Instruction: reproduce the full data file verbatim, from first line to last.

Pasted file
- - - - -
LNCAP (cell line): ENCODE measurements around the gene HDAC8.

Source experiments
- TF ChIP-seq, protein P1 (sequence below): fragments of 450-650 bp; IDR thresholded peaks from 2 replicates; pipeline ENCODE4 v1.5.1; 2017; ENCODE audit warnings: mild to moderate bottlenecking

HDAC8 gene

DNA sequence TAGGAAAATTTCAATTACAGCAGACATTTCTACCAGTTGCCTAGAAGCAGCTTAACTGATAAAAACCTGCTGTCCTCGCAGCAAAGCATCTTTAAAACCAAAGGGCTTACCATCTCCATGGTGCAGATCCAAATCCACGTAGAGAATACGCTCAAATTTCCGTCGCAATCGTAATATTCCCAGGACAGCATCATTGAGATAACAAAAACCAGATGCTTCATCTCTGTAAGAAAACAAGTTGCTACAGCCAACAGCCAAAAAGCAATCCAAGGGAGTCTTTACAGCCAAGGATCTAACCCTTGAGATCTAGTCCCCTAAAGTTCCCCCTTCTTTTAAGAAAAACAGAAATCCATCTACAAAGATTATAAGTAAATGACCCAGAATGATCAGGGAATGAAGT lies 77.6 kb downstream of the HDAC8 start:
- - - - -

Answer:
LNCAP (cell line): ENCODE measurements around the gene HDAC8.

Source experiments
- TF ChIP-seq, protein P1 (sequence below): fragments of 450-650 bp; IDR thresholded peaks from 2 replicates; pipeline ENCODE4 v1.5.1; 2017; ENCODE audit warnings: mild to moderate bottlenecking

HDAC8 gene

DNA sequence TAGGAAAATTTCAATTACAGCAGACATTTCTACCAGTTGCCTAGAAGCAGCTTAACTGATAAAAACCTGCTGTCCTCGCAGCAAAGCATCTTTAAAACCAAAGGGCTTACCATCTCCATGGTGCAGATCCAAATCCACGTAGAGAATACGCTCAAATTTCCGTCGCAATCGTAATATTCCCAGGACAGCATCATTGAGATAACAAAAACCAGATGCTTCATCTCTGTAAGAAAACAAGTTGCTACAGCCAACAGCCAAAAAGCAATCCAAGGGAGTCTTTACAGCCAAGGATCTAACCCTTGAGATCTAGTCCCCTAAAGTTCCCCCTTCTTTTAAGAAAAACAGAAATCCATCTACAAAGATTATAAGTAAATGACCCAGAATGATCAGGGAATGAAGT lies 77.6 kb downstream of the HDAC8 start: